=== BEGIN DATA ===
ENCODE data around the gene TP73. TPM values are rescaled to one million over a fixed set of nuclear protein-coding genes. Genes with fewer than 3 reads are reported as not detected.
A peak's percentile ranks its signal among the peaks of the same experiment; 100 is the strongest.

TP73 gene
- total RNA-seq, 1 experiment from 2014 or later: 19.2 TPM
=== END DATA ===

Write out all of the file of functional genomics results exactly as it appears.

ENCODE data around the gene TP73. TPM values are rescaled to one million over a fixed set of nuclear protein-coding genes. Genes with fewer than 3 reads are reported as not detected.
A peak's percentile ranks its signal among the peaks of the same experiment; 100 is the strongest.

TP73 gene
- total RNA-seq, 1 experiment from 2014 or later: 19.2 TPM